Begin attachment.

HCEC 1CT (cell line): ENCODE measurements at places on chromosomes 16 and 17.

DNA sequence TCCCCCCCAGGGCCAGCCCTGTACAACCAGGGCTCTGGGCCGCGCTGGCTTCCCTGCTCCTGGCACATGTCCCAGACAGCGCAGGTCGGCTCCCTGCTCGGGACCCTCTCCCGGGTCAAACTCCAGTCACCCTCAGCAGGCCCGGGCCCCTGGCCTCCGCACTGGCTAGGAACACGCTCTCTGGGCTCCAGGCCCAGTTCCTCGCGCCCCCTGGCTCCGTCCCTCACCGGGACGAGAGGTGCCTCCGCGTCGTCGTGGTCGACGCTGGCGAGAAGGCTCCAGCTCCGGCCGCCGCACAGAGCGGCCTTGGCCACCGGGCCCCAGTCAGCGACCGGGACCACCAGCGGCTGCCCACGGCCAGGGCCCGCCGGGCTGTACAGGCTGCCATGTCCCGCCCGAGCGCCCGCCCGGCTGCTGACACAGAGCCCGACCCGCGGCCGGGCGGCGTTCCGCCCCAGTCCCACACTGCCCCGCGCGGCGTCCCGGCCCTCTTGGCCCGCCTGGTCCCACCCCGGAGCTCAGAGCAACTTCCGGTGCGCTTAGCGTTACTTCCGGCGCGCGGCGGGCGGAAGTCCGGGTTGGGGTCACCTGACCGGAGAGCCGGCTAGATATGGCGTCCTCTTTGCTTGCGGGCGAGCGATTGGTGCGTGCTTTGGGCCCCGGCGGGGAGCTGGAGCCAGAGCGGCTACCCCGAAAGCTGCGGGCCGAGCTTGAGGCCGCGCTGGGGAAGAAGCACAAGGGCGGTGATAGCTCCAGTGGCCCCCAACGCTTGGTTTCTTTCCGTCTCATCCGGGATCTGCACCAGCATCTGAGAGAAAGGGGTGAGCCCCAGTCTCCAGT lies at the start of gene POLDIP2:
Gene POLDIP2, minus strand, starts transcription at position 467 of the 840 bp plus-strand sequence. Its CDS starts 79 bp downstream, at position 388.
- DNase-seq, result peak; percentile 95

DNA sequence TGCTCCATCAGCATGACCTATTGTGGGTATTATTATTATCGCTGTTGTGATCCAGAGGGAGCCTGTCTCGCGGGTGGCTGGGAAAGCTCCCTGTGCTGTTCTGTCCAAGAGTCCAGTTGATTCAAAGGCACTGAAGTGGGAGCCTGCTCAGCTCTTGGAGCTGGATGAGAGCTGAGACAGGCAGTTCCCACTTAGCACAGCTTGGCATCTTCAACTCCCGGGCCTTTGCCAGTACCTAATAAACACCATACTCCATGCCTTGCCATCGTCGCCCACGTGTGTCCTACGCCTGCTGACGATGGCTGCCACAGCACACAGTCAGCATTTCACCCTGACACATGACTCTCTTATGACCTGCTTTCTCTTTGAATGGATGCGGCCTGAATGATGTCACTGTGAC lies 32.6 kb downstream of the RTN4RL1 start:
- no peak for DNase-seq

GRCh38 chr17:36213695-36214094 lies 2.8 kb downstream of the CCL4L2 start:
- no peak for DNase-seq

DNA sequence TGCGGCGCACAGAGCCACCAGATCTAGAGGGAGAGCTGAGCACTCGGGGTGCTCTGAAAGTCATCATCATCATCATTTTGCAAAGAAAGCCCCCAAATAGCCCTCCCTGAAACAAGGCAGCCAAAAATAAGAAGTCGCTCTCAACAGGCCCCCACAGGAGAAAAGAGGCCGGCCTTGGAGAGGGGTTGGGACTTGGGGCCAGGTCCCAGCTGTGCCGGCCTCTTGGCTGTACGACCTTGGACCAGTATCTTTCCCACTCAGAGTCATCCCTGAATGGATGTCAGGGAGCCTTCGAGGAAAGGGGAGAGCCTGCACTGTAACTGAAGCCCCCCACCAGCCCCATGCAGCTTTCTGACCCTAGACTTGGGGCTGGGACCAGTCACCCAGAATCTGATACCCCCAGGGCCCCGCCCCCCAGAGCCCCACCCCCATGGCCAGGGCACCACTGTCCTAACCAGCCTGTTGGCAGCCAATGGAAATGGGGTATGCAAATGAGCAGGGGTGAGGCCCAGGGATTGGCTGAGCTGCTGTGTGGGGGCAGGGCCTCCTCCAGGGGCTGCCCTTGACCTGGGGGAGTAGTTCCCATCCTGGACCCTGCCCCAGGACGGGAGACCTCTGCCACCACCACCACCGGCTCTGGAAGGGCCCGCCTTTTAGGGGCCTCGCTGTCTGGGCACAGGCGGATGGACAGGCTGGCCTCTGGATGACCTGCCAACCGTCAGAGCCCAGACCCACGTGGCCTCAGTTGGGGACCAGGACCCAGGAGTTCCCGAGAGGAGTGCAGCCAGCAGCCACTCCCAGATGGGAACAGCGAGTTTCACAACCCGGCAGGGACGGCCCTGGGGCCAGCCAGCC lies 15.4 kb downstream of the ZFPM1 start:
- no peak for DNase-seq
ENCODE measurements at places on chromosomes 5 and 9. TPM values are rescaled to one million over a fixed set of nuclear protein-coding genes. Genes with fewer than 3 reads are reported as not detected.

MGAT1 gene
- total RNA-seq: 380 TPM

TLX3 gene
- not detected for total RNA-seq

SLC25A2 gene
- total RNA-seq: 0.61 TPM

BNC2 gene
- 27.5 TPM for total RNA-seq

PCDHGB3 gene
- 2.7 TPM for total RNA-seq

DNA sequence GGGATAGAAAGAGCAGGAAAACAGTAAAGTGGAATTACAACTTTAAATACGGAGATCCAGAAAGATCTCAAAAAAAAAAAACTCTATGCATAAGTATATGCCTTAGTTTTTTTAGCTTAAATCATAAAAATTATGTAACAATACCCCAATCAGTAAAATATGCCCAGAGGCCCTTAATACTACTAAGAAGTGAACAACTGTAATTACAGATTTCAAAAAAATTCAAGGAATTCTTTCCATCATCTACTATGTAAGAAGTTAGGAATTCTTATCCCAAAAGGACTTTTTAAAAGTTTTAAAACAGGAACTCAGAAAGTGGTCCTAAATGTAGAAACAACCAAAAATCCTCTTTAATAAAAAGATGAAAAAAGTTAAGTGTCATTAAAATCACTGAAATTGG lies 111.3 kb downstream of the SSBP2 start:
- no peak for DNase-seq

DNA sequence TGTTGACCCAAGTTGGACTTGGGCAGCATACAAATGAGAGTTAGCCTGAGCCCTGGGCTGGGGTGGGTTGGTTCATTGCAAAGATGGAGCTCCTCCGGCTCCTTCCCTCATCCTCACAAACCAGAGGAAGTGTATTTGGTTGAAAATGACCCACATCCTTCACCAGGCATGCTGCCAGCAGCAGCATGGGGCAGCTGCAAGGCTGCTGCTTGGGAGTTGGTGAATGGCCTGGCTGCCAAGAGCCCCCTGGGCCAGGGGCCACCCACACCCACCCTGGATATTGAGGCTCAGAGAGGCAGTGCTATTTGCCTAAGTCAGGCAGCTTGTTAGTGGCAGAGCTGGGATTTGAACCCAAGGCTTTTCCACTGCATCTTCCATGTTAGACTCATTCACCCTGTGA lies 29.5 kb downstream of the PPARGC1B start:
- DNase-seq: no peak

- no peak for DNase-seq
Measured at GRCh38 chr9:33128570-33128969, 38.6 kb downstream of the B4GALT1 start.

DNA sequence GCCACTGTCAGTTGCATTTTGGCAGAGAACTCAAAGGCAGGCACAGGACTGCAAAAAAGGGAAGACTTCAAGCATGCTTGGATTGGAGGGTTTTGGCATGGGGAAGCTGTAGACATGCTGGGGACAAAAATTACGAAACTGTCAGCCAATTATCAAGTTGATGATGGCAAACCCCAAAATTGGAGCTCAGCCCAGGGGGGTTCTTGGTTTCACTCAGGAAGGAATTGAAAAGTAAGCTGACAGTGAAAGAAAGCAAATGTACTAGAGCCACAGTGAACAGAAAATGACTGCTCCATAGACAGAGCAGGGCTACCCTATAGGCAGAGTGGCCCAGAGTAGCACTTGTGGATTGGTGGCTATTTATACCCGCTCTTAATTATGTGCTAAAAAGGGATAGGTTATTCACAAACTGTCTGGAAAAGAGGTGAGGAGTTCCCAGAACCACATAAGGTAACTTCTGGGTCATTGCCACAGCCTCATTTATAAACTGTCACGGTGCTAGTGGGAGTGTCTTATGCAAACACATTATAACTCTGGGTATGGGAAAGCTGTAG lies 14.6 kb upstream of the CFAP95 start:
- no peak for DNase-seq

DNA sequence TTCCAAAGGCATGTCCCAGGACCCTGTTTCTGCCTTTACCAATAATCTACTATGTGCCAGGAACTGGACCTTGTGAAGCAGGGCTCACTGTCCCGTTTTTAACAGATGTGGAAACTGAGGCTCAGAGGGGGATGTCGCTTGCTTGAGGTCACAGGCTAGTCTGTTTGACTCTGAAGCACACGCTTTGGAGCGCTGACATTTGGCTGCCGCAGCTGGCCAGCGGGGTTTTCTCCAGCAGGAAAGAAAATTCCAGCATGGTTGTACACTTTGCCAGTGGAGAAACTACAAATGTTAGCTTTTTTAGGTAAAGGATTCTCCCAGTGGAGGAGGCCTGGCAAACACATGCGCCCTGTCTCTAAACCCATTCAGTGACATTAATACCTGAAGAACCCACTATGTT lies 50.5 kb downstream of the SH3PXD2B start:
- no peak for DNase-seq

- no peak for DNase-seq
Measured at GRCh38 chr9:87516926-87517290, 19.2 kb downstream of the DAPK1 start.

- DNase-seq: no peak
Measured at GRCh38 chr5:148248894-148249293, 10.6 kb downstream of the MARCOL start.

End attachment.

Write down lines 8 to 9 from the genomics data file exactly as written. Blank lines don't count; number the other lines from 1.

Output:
- no peak for DNase-seq

DNA sequence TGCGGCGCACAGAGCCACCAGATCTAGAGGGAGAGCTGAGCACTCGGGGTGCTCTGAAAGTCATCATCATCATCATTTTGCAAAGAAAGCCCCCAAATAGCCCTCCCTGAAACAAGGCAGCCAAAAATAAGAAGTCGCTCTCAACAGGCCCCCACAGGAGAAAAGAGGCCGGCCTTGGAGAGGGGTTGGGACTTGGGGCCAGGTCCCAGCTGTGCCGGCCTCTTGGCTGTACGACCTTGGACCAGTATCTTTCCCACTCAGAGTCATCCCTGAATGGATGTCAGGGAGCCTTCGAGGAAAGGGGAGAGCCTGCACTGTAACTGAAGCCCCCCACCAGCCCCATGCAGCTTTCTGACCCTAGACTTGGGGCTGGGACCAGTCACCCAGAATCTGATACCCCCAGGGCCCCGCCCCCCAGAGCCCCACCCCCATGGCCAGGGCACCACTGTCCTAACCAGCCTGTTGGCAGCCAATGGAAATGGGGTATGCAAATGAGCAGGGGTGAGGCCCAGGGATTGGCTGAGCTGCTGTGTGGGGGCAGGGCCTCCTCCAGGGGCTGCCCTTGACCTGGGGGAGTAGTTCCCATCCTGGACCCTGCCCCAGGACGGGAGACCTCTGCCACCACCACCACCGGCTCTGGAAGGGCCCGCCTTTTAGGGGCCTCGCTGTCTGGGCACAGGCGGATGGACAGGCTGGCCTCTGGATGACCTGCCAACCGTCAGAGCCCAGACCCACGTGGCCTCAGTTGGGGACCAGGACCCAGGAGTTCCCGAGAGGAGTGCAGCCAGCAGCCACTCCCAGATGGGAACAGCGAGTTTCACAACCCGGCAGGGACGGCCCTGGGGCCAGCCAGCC lies 15.4 kb downstream of the ZFPM1 start: